Prize-Winning Canadian Political Novelist Austin Clarke to Speak at UB

Release Date: February 20, 2004 This content is archived.


BUFFALO, N.Y. -- One of Canada's best-known political novelists, Austin Clarke, author of "The Polished Hoe," a sensual, hypnotic work about the pain and social hatred resulting from colonialism, will speak at the University at Buffalo on March 3 as a guest of the Department of African American Studies in the UB College of Arts and Sciences.

His talk, "History or Memory: The Construction of the Narrative in 'The Polished Hoe,'" will take place at 4:10 p.m. in 322 Clemens Hall. It will be free and open to the public.

Clarke, a resident of Canada since 1955, has worked as a journalist and broadcaster, and as a visiting professor at several North American universities. He is the author of five short-story collections and 10 novels, including "The Polished Hoe," an eloquent, evocative murder novel set nearly 50 years ago on the fictional Caribbean island of Bimshire, a stand-in for Clarke's native Barbados.

Critic Latha Viswanathan described the novel as one that "balances the exotic setting with the harsh realities of poverty and deprivation and with themes of color and race...(and) offers catharsis through violence."

It also is one, says Clarke, in which everything fell into place.

"I felt the freedom and the liberation from all of the things that could influence the writing of a book negatively. I was not anxious for anything," he says. "I was in a very good mood. I was healthy. I was cheerful. And I had retained my sense of humor. And I thought ... that they are the ingredients that an author must experience and realize if he or she is going to write something that is great and good."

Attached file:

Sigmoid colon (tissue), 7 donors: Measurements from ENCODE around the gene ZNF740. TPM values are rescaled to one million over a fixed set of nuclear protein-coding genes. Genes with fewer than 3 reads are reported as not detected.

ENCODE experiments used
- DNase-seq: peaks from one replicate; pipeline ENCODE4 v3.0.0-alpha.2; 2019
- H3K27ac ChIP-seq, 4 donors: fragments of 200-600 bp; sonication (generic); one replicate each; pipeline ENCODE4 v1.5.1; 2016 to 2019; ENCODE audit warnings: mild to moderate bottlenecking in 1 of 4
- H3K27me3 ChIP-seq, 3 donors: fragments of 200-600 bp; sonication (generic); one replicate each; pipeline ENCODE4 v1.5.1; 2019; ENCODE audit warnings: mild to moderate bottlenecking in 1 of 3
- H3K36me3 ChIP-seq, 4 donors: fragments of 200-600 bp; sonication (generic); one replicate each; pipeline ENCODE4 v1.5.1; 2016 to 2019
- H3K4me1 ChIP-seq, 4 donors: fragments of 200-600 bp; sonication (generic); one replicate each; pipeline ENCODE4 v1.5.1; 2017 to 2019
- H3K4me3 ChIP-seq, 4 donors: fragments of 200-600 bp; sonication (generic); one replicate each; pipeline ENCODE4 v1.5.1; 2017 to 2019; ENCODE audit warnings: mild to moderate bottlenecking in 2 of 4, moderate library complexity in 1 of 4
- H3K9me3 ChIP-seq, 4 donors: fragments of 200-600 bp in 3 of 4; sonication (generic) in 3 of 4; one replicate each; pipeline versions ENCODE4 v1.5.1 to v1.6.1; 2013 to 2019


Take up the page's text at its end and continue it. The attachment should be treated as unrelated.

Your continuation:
"The Polished Hoe" is great and good. It won Canada's 2002 Giller Prize, the largest annual Canadian prize for fiction, and the 2003 Commonwealth Prize for best book of the year. In 1999, Clarke received the W.O. Mitchell Prize for his outstanding body of work and service as a mentor to other writers. His other novels include "The Origin of Waves" and "The Question."

Clarke's visit is made possible by support from the Office of the Dean of the UB College of Arts and Sciences, the Canadian-American Studies Committee, the Butler Chair in the Department of English, the Department of Romance Languages and Literatures and the Buffalo Theory Graduate Group.

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